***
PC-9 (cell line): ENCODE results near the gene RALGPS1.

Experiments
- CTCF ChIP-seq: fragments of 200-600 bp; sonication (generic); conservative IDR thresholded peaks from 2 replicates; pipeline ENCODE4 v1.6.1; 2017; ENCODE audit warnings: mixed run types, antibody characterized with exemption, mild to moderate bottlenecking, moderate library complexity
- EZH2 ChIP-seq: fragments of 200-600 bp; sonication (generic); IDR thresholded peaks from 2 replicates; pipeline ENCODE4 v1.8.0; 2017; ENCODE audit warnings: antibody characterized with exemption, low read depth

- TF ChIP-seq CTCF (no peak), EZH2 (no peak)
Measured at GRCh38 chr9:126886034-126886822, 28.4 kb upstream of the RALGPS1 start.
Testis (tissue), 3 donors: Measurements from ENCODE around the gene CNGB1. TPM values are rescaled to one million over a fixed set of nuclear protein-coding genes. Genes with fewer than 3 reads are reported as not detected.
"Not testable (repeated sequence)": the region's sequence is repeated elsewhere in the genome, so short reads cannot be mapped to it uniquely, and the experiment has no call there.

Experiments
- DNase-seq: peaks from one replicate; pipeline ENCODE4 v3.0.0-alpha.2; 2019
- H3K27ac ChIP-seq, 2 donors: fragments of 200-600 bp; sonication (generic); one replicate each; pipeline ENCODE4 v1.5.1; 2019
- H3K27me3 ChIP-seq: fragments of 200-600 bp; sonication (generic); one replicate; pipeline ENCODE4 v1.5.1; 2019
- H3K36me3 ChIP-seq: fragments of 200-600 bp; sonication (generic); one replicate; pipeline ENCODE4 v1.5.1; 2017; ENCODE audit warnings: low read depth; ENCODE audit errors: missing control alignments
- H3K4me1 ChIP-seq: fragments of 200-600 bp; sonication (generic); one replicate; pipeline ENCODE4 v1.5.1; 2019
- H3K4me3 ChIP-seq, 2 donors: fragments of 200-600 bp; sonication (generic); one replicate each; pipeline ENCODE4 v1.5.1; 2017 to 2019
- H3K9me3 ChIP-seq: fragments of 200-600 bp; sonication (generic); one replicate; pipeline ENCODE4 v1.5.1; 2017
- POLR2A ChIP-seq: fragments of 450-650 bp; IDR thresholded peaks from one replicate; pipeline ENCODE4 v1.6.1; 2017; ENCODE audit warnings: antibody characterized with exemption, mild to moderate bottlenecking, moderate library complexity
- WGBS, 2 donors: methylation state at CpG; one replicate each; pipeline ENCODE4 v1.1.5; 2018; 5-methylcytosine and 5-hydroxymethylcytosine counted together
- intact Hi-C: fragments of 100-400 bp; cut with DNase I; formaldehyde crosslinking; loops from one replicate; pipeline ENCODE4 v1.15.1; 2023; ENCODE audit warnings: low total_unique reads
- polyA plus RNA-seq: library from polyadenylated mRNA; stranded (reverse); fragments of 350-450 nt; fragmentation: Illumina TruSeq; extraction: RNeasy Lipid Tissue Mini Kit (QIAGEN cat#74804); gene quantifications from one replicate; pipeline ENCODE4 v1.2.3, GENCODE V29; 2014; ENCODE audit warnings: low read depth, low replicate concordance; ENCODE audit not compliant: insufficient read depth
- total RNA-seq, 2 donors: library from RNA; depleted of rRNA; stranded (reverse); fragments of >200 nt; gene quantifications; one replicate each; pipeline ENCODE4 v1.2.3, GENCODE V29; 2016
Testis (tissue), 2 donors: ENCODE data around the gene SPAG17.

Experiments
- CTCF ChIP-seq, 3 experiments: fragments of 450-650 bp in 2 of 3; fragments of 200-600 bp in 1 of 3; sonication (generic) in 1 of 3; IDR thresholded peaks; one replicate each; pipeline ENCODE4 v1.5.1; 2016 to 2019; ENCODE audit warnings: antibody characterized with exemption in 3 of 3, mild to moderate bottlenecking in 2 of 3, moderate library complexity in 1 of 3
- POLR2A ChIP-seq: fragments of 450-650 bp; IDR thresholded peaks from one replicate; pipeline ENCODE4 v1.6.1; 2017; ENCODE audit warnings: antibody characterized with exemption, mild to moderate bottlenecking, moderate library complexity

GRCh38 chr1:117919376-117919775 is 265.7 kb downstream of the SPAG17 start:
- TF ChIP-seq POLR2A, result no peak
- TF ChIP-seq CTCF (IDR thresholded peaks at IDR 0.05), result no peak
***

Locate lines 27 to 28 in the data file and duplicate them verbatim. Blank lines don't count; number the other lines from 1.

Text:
- TF ChIP-seq POLR2A, result no peak
- TF ChIP-seq CTCF (IDR thresholded peaks at IDR 0.05), result no peak